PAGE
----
Haul out the holly.

I have a number of friends who start listening to Christmas music right around Halloween, which, I'm sorry, I've just never understood. Growing up, we were allowed to put on Handel's Messiah (which doesn't even count as a Christmas composition, really) the day after Thanksgiving, and I just never saw the need to get started any sooner, if at all. Call me a scrooge, call me a grinch, but I actually have very little innate holiday spirit, particularly when it comes to the seasonal soundtrack.

Traditionally, I make a limited number of exceptions to tide me over when I do holiday-related activities, such as making cookies and wrapping presents:

One, the Carnegie Hall Christmas Concert album of my youth, featuring Kathleen Battle, Wynton Marsalis, and a token boychoir.

Two, Over the Rhine's brooding, sad-sack Darkest Night of the Year, which evidently caused an acquaintance to wonder, "So, do they actually like Christmas?" A valid question, but clearly this person had not heard Karin and Linford's recent, more lighthearted "Martini Jingle" (complete with "bell solo" and Karin purring lyrics like "you look dashing in the snow...").

Three, the Vince Guaraldi Charlie Brown Christmas album (and lo, the accompanying movie).

Four, that one ubiquitous, jingly song by Mariah Carey, which inexplicably fills me with girlish glee. (In a similar vein--Exception Four-point-five, if you will--I stumbled upon the Most Annoying and Yet Best Christmas Song Ever this weekend, also known as "I Want a Hippopotamus for Christmas.")

And five, a compilation of depressing Christmas songs mixed by my dear friend Joanna. I can't remember what's on it--some Aimee Mann, I think, some Bing Crosby and Otis Redding--but I do remember that it's good.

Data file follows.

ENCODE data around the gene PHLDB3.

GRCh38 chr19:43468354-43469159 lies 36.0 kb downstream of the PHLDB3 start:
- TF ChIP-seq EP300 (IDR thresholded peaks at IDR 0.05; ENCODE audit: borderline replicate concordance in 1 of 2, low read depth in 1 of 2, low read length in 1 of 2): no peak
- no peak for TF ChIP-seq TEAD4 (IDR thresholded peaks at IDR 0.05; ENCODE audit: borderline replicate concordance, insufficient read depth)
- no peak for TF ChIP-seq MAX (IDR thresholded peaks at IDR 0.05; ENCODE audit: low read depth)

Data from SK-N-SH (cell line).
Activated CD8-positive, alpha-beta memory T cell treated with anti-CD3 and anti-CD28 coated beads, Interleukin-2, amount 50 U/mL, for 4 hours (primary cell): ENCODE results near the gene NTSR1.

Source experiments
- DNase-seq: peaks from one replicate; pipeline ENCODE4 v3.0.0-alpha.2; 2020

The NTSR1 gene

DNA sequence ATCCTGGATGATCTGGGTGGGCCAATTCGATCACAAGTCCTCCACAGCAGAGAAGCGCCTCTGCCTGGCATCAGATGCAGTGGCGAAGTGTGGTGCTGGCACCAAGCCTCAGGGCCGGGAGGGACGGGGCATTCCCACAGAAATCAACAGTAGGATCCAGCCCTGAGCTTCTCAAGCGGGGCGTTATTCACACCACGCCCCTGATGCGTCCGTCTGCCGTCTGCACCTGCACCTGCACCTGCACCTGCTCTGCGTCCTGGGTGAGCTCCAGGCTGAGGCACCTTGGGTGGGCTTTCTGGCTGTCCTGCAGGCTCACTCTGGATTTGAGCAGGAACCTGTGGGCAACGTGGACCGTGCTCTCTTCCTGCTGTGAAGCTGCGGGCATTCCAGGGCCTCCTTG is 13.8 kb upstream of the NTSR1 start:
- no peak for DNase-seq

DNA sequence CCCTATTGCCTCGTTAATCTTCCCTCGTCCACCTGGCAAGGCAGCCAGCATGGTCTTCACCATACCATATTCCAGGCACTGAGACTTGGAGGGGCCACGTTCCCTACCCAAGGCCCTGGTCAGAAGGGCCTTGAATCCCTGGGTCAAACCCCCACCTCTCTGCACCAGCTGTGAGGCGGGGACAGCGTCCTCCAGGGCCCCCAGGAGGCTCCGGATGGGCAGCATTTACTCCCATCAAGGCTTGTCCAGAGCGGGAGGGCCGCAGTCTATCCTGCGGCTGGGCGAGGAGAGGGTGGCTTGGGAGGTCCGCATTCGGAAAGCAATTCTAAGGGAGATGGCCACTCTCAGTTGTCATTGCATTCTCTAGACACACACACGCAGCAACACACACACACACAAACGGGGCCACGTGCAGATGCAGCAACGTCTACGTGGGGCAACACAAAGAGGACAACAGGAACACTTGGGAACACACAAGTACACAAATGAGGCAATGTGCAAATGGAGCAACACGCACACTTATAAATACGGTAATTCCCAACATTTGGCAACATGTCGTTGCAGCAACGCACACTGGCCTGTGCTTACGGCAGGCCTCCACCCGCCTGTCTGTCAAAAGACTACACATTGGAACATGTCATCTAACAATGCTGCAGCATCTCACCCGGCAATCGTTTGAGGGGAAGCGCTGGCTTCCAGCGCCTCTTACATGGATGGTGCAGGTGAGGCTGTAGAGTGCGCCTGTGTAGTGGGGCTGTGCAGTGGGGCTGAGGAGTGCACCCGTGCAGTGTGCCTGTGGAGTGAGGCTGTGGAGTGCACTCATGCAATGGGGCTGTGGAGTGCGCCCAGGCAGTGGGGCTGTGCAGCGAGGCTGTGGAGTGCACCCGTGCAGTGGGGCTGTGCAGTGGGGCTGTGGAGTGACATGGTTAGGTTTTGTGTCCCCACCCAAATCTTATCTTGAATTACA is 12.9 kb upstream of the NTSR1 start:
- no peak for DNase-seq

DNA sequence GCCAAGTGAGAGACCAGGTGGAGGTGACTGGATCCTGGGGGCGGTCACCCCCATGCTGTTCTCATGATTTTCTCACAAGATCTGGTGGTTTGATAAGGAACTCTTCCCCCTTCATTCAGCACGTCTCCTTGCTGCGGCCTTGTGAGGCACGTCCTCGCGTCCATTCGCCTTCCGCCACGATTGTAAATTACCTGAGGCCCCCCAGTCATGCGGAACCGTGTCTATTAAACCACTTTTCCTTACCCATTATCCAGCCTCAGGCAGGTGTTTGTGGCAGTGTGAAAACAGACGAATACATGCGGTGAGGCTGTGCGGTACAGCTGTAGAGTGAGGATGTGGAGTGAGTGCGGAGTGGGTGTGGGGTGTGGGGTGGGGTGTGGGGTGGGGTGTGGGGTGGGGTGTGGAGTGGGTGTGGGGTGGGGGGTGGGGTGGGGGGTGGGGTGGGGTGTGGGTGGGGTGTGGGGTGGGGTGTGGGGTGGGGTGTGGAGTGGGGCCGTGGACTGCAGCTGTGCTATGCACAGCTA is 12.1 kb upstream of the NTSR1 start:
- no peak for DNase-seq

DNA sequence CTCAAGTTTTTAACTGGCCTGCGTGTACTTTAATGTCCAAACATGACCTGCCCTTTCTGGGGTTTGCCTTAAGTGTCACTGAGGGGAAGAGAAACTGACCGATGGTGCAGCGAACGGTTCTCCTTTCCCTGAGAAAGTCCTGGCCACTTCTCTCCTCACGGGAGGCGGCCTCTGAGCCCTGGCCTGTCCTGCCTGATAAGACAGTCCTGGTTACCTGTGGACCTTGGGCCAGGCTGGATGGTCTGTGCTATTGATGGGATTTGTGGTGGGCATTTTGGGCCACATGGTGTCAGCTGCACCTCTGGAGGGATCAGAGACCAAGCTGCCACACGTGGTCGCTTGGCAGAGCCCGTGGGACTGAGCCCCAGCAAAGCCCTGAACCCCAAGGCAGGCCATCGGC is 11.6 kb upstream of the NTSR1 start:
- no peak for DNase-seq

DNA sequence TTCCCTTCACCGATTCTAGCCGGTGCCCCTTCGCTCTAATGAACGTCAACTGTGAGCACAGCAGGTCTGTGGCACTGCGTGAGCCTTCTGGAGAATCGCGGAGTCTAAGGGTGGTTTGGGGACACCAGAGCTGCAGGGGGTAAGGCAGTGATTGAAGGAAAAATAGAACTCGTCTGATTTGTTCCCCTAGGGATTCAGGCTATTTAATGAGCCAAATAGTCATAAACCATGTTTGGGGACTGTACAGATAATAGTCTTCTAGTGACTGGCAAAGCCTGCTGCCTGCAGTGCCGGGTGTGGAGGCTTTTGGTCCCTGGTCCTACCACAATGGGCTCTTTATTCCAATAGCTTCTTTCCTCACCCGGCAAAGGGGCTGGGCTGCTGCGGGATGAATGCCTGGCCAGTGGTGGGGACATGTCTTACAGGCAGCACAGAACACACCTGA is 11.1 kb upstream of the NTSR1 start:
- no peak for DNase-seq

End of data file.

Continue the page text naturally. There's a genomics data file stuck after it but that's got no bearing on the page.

Aside from these, my policy on the vast majority of yuletide tunes is strictly zero-tolerance. Now, however, I will be forced to make another exception, which is kind of irritating considering that my list fit into a nice, traditional top five. But actually, I'm glad to do so--the seasonal offerings of this banjo-strumming, scout-uniforming-wearing, faith-and-arts-articulating, all around fascinating fellow has rocketed to the top of my Advent exceptions.

"Lo How a Rose E'er Blooming" - sublime.

"Come On! Let's Boogey to the Elf Dance!" - ridiculous.

Yes, friends, it's a very Sufjan Christmas.*

(Thanks to BW, co-proprietor of tiny drawings arts collective, for providing this link on his livejournal. As BW mentions in his thoughtful disclaimer, Sufjan evidently made these albums as gifts for friends and family, but they've been distributed on the web with abandon. I hope that policy still stands and would appreciate knowing if it does not.)

*Not familiar with ol' Soof? And you call yourself an expat--for shame! Educate yourself.


At 12/13/2004 9:24 PM, Blogger educat said...

I comment here with a great deal of trust in this community, and I am new here so be kind.

Last year, my granny told me that I Want a Hippopotomus for Christmas was originally recorded my a distant cousin of mine.

Please don't hate me, the family receives no royalties from this monstrosity.

Add Shawn Colvin's Holiday Songs and Lullabies to your holiday playlist and thank me later. It has soothed me through many a frightening holiday season.

At 12/14/2004 11:34 PM, Blogger Darren said...

It's been tough for me to get in the Christmas spirit this year, but those Sufjan Stevens songs are helping. A lot.

At 12/14/2004 11:37 PM, Blogger kate said...

Jennifer -- Thanks for the recommendation. I found some mp3s online that are giving me a promising taste of Ms. Colvin's album... and apparently it's an album that goes with a Maurice Sendak book?!

Darren -- I know just what you mean. I actually wrote a column about my lack of Christmas spirit for Catapult, which I'll post here on Friday.

At 12/15/2004 8:23 PM, Blogger educat said...

The Shawn Colvin album is both carols and lullabyes and I think it was recorded around the birth of her son. That's why the Sendak art.

It's mighty tasty, though.


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